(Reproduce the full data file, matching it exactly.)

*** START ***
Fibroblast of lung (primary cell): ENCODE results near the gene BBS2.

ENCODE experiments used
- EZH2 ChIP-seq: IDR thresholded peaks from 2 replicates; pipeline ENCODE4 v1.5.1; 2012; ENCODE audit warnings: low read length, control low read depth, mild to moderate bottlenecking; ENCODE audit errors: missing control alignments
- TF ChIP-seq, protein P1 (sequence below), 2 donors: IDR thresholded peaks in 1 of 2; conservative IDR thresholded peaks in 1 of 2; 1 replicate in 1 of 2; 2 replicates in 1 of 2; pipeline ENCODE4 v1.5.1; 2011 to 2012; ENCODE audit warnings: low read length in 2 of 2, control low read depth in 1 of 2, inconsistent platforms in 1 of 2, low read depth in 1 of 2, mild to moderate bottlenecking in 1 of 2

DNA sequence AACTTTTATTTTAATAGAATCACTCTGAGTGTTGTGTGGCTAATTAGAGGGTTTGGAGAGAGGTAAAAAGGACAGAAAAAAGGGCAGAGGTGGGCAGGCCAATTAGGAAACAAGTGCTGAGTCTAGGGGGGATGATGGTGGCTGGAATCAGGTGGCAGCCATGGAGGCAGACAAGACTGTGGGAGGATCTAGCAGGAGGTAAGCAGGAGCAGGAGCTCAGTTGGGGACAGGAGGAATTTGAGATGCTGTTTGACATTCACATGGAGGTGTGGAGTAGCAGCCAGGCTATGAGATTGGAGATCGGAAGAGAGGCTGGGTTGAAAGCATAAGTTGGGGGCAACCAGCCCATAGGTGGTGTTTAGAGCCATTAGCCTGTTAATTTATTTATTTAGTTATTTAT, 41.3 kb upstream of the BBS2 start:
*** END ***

Fibroblast of lung (primary cell): ENCODE results near the gene BBS2.

ENCODE experiments used
- EZH2 ChIP-seq: IDR thresholded peaks from 2 replicates; pipeline ENCODE4 v1.5.1; 2012; ENCODE audit warnings: low read length, control low read depth, mild to moderate bottlenecking; ENCODE audit errors: missing control alignments
- TF ChIP-seq, protein P1 (sequence below), 2 donors: IDR thresholded peaks in 1 of 2; conservative IDR thresholded peaks in 1 of 2; 1 replicate in 1 of 2; 2 replicates in 1 of 2; pipeline ENCODE4 v1.5.1; 2011 to 2012; ENCODE audit warnings: low read length in 2 of 2, control low read depth in 1 of 2, inconsistent platforms in 1 of 2, low read depth in 1 of 2, mild to moderate bottlenecking in 1 of 2

DNA sequence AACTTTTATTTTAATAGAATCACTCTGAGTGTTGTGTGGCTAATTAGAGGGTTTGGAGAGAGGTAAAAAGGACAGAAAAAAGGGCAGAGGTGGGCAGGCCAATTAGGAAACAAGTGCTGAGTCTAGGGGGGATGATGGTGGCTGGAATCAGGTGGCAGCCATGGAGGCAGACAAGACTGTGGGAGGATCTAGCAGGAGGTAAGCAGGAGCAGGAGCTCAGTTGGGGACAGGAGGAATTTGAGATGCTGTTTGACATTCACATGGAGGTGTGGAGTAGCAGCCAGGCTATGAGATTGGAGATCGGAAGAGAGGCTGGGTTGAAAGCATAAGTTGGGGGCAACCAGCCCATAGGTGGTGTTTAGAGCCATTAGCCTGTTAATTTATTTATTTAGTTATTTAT, 41.3 kb upstream of the BBS2 start: